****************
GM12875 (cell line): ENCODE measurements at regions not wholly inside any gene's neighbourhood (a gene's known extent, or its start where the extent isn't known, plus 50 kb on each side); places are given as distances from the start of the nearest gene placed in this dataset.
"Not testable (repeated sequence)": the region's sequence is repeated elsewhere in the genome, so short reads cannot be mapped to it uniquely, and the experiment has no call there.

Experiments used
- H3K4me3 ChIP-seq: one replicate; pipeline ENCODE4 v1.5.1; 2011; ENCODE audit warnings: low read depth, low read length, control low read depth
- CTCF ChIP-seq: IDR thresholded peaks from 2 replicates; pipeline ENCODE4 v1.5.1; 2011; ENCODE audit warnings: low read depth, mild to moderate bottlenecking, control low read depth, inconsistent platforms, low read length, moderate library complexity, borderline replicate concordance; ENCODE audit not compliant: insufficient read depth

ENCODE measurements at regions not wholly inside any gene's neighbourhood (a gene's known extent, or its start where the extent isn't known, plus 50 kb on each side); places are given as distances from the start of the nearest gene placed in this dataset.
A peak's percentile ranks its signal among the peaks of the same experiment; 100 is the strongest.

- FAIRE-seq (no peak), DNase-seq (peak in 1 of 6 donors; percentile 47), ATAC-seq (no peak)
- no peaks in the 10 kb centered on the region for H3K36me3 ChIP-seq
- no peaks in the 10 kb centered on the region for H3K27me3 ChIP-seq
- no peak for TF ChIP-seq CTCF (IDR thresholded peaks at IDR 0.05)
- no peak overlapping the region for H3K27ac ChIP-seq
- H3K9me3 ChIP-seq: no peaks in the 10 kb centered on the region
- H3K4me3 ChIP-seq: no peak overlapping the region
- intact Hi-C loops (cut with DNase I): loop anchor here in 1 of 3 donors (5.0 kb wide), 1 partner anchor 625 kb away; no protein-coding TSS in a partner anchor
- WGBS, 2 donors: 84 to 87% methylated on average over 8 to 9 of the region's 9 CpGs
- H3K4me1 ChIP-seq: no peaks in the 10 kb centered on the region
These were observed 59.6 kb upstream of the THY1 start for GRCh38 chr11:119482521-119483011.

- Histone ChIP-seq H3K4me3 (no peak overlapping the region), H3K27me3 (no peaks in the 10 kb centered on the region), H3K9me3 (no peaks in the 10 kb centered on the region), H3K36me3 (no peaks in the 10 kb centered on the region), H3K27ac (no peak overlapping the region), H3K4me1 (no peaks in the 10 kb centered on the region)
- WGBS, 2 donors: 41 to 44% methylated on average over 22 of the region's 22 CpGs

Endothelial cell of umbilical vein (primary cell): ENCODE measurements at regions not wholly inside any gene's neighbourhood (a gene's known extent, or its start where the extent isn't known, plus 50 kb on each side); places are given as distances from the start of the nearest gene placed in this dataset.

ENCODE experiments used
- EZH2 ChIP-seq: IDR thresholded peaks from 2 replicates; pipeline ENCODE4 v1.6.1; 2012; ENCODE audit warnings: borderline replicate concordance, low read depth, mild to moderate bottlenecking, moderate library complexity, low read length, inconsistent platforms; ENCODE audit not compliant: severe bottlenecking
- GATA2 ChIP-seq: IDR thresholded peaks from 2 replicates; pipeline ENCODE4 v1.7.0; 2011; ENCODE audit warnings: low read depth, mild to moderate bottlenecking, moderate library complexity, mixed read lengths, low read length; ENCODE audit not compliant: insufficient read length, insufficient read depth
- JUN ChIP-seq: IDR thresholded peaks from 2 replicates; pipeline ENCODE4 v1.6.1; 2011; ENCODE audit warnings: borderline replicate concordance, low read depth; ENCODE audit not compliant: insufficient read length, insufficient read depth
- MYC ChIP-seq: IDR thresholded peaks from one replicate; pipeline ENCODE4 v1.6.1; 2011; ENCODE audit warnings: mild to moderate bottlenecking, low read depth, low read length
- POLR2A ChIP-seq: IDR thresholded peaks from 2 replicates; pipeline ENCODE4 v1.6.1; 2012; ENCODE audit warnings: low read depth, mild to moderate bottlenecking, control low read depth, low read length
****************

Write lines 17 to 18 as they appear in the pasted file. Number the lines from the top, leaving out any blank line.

- H3K4me1 ChIP-seq: no peaks in the 10 kb centered on the region
These were observed 59.6 kb upstream of the THY1 start for GRCh38 chr11:119482521-119483011.